Socioeconomic and livelihood impacts within Bangkok’s expanding metropolitan region
Georgia Gwinnett College, Towson University, University of Georgia
Bangkok , Thailand , Samut Prakan , urban expansion , migrant laborers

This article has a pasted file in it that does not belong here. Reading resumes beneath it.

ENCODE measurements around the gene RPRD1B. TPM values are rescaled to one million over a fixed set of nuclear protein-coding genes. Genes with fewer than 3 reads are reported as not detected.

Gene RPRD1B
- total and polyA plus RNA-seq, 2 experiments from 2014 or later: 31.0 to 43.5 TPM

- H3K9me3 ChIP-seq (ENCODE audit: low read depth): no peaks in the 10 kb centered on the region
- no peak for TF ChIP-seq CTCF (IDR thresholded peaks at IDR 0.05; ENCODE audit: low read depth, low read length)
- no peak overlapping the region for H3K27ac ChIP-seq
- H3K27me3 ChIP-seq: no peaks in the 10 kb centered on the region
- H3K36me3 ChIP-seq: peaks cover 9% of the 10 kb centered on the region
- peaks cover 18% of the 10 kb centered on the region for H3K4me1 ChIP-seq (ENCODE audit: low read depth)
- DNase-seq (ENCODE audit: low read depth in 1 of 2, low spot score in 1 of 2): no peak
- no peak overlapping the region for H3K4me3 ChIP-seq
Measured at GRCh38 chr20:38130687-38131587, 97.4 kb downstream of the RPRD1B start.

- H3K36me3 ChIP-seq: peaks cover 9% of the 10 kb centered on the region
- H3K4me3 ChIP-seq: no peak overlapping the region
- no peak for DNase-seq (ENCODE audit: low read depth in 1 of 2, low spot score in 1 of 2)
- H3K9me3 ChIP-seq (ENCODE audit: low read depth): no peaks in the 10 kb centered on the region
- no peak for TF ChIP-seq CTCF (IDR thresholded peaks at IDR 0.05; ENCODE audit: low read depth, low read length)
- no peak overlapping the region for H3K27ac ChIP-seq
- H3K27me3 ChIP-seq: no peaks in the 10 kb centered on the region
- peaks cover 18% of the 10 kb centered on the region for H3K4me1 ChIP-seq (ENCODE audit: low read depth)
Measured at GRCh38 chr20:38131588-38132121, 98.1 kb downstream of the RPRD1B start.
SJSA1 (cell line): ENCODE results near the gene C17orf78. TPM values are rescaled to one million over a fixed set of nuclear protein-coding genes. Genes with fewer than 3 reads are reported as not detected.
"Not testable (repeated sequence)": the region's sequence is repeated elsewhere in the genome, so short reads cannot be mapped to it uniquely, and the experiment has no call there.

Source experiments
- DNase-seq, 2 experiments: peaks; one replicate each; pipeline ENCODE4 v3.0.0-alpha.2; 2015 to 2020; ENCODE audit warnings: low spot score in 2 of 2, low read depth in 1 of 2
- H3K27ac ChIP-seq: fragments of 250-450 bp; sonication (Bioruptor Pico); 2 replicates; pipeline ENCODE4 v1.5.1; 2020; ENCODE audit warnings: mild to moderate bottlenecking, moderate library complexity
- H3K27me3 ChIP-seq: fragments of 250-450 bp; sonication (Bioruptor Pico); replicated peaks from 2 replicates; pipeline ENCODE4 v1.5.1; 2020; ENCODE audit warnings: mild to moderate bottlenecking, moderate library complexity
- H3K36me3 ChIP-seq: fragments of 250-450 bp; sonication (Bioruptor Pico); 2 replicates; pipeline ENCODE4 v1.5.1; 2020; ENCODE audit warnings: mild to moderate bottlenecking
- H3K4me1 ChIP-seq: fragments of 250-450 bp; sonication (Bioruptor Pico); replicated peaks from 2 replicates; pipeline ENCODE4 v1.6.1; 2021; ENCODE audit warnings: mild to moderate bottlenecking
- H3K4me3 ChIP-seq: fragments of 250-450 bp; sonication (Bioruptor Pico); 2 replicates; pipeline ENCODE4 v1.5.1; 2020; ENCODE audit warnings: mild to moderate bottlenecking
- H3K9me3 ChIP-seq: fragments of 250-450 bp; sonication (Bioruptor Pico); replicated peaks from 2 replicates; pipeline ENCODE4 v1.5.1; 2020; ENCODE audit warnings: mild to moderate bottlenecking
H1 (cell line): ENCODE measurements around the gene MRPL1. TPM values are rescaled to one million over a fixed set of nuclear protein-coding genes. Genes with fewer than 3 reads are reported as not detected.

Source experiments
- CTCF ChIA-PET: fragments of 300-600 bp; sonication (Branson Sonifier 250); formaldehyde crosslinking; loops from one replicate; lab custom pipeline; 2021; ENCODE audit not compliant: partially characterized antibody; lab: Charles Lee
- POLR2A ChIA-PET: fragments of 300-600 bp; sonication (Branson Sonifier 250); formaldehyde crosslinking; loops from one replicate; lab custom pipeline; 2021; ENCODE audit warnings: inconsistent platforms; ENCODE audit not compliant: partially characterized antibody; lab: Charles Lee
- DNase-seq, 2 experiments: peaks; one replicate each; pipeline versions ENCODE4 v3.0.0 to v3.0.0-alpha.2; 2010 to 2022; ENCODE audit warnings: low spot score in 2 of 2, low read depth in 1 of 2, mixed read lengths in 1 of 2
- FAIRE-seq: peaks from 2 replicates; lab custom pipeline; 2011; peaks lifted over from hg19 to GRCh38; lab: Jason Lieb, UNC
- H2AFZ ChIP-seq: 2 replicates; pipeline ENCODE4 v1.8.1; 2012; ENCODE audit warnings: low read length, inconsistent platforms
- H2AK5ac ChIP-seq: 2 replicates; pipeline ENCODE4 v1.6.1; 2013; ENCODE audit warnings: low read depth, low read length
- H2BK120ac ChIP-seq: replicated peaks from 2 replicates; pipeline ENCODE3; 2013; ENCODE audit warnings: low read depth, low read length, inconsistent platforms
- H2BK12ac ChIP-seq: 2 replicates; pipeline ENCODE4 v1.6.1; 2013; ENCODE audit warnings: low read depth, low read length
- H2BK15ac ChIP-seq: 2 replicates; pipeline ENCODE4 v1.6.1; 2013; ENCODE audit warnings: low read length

Recent national development plans in Thailand have incorporated concepts of sustainability, livelihood rights, and human dignity. Yet, development and urban expansion have unfolded in unexpected ways, complicating the socioeconomic and ecological integrity of peri-urban and rural spaces. This paper explores the ways in which urban expansion and state development within rural peripheries reshape political economies and, in so doing, the nature of vulnerability and precarity. Using ethnographic data collected among agrarian households in Samut Prakan province and among domestic migrant laborers in the Bangkok Metropolitan Region (BMR), the research considers the socioeconomic and ecological effects of peripheral areas’ tighter integration into expanding urban geographies. In effect, to what degree does urban development unfolding in the BMR improve people’s lives and, simultaneously, rework the dynamics of vulnerability and precarity experienced among those laboring in marginal spaces of the economy? A broad array of ethnographic and Landsat data demonstrates that families and individuals must renegotiate livelihood strategies to mitigate the sociopolitical, economic, and environmental outcomes of development. The findings demonstrate how agrarian families manage the structural and stochastic shocks and pressures of development in urbanizing landscapes and what this means for the future of smallholders situated within changing national economies.